Video footage from the early Eighties portrays AJ Hackett and Henry Van Ash as downhill speed skiing adrenalin addicts (complete with mullet haircuts). They both seem highly focused on pushing whatever limits they can find.
Bungy jumping was started as a fertility ritual by the Gkol "land divers" on Pentecost Island - Vanuatu. Young women would hurl themselves off a platform with vines attached to their feet. The early missionaries didn’t like this idea so they banned the women from partaking in the event and it became a 'test' of manhood instead.
AJ Hackett and Henry van Asch saw a video of the “land divers” and their obsession with bungy began. The word ‘Bungy’ comes from kiwi slang and roughly means ‘elastic strap’ - the kind that you would use to tie a surfboard to the roof of a car.
Modern bungy jumping by definition means jumping off a platform attached to an industrial elastic cord made of latex. Between 1986 and 1987, Henry and AJ set up jumps from the Eiffel Tower, hot air balloons, helicopters, and ski lifts. Together, in 1988, they then set up the world's first permanent commercial bungy site at the Kawarau Bridge Queenstown. This marked the genesis of modern day bungy jumping – AJ Hackett style.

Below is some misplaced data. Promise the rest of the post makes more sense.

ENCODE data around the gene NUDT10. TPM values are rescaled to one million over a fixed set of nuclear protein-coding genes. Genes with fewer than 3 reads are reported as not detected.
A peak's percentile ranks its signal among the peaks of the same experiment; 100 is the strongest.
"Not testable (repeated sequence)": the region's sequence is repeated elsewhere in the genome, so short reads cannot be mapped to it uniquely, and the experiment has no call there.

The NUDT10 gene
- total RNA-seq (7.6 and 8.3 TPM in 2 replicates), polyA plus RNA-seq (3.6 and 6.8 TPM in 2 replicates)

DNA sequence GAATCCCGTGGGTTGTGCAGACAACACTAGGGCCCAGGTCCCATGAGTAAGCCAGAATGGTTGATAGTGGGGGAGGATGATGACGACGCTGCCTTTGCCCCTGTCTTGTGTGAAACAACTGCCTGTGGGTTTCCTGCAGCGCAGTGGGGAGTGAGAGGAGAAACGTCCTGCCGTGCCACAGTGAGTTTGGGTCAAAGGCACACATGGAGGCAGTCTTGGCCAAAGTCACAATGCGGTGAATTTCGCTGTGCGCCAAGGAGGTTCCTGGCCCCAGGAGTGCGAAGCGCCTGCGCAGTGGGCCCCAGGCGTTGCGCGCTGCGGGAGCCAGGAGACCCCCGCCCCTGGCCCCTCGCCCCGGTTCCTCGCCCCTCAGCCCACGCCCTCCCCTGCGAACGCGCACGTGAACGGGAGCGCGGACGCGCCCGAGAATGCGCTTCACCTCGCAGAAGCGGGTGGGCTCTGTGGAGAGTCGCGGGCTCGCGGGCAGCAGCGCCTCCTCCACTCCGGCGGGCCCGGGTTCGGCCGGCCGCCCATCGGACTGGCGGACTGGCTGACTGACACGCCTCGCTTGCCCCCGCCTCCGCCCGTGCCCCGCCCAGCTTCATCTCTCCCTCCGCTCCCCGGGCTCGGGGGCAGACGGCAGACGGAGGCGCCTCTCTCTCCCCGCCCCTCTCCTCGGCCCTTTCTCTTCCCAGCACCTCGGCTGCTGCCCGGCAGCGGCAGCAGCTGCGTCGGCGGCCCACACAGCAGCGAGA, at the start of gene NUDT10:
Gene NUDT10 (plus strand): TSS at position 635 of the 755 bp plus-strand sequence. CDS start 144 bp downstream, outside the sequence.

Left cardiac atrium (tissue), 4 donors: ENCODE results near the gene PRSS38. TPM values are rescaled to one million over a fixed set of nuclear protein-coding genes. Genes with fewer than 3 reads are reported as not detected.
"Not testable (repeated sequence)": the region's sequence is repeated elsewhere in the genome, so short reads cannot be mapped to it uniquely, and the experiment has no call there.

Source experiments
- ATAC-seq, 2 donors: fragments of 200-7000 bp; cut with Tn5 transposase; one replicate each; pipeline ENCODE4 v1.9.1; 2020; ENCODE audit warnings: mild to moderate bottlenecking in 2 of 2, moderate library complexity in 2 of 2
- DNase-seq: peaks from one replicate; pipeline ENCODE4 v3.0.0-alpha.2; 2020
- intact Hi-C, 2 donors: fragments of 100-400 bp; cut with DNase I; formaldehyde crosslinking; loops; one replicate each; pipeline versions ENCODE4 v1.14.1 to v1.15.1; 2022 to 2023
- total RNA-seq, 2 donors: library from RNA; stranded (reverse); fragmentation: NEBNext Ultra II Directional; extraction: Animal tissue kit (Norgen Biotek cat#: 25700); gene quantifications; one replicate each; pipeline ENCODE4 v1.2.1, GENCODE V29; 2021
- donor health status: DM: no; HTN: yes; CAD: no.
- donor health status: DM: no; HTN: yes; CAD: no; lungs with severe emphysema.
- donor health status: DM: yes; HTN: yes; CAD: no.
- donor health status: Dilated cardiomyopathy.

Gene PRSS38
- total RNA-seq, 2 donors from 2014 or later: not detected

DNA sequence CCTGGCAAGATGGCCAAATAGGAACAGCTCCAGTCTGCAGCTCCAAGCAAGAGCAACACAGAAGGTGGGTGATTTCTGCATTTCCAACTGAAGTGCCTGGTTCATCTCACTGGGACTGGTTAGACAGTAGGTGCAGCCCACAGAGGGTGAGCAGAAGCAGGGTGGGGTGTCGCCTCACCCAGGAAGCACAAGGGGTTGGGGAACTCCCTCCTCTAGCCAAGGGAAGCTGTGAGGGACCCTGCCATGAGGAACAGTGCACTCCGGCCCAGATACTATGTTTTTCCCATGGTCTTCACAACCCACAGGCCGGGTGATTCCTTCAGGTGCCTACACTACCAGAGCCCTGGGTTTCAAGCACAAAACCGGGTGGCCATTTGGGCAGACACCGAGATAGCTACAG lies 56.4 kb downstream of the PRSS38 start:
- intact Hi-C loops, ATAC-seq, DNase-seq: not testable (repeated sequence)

Article by Sarah Bond, Travel Writer
"At least one of AJ Hackett Bungy's activities should definitely be in your Queenstown Top 10 Things to Do list!"
If you've heard of Bungy, then you've heard of the Kawarau Bridge, home to the world's first and most famous Bungy Jump at 43 metres! The Kawarau Bungy Centre Centre is notably the most unique, fun and interactive venue in the area.